The NBA knew exactly what it was doing when it created the “one-and-done rule” for college basketball players. The league was getting flack for too many players entering the draft straight out of high school, so it forced them to go to college for one year, with virtually no intention of obtaining an education. While many of us have grumbled about it, no one has taken a stand…until now. Bob Knight, in the only way he knows how, but the NBA on blast and brought the problem to light during the middle of the 2014 NCAA Tournament:
“If I were involved with the NBA I wouldn’t want a 19-year-old or a 20-year-old kid, to bring into all the travel and all the problems that exist in the NBA. I would want a much more mature kid. I would want a kid that maybe I’ve been watching on another team and now he’s 21, 22 years old instead of 18 or 19, and I might trade for that kid. On top of it all, the NBA does a tremendous, gigantic disservice to college basketball. It’s as though they’ve raped college basketball in my opinion.”
While his comments were crude in a Bob Knight sort of way, they were exactly on point. College basketball programs now have one year to develop kids who are just coming out of high school and are banking on playing in the NBA. If that doesn’t work out, they’ve thrown away their paid educations at first-class institutions because of a rule that basically encourages them to skip out on college.
The NBA is too lazy to create its own minor-league system and if you think its current D-League is an appropriate substitution, you’re gravely mistaken. Instead of putting in the time, money and effort to ensure that only the best players reach the “major league”, so to speak, the NBA is using college basketball as its training ground and ruining the lives of young athletes everywhere while also destroying programs at the same time.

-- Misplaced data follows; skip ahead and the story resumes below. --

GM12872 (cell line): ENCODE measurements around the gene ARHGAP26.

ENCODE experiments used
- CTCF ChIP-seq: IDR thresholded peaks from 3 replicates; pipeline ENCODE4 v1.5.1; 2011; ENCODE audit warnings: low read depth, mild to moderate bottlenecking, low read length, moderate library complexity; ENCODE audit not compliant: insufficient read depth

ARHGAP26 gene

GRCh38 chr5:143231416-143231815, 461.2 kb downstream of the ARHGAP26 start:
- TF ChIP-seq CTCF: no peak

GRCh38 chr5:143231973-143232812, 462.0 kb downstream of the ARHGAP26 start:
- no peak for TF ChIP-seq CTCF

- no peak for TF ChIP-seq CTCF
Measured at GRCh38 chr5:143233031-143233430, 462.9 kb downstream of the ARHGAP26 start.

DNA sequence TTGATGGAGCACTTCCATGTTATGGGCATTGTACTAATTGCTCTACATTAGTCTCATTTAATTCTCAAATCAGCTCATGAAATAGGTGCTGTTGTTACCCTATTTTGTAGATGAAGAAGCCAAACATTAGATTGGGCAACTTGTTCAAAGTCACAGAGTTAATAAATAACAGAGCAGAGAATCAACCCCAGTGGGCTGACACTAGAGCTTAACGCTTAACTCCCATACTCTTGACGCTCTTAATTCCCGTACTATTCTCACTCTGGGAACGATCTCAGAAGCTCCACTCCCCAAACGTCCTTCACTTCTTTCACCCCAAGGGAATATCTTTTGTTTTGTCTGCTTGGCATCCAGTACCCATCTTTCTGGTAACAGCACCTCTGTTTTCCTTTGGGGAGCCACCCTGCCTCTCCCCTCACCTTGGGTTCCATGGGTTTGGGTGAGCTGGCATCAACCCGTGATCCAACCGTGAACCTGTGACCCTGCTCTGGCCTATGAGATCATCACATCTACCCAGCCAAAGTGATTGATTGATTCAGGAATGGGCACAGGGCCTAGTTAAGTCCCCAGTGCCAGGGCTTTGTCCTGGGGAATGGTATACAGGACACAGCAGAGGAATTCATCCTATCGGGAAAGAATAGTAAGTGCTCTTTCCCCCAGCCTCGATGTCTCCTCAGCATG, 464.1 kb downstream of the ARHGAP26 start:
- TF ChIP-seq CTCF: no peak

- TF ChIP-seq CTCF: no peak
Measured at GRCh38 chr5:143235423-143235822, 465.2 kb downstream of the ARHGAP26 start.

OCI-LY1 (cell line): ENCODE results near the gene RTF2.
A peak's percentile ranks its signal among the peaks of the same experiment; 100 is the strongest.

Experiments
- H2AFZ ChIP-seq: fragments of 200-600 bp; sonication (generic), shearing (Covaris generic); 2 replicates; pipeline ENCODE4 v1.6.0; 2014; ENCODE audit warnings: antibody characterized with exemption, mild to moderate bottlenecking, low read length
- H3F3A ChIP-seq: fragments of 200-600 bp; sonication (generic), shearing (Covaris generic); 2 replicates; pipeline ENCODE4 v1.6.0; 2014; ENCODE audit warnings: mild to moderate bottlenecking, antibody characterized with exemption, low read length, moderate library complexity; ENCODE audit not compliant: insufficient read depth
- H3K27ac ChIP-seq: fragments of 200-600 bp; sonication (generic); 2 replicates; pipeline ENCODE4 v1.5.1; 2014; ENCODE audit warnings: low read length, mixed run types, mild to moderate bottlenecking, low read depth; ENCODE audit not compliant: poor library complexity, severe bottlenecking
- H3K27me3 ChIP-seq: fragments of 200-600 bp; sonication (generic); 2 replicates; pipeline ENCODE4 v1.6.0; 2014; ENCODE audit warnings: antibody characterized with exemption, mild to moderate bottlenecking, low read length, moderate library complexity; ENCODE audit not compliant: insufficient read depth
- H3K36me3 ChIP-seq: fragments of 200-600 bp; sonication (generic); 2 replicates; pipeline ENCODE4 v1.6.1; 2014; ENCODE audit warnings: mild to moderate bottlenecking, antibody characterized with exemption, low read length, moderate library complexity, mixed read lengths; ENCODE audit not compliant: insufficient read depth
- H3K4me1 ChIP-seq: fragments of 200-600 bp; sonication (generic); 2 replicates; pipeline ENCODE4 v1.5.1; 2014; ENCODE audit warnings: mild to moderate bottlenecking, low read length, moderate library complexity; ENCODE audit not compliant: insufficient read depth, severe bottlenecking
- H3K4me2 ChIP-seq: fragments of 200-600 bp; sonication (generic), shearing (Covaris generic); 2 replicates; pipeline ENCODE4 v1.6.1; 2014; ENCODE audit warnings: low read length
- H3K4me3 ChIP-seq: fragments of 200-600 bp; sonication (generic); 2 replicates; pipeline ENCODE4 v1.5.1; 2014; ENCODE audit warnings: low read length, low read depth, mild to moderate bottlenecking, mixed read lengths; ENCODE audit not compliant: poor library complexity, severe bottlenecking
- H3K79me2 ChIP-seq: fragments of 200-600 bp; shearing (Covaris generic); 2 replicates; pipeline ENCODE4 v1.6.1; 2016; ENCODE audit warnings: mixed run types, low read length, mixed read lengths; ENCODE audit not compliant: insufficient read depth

The process is no longer about landing a star player and then adding complementary pieces around him the following year; it’s now hoping to land a superstar and then getting one shot to win it all with that player while he uses his college team as a six-month Pro Day for scouts at the next level.
Indeed, the NBA has raped college basketball because now fans are robbed of young careers maturing before their eyes over a period of four years. This used to be the best part of the game, but now it’s a rarity. In addition, the NCAA, in all its hypocrisy and corruption, is being aided down a path that will eventually remove the word “student” from the phrase student-athlete entirely.
The game is no longer about the benefit of the student-athletes and the fans. The former are now treated like prize pigs at a pork expo while the latter get only three weekends of a six-month season to enjoy because they don’t have time to learn an entire new team for their favorite program each and every year. So yes, college basketball does have a right to feel violated and Knight should be commended for calling this situation like it is.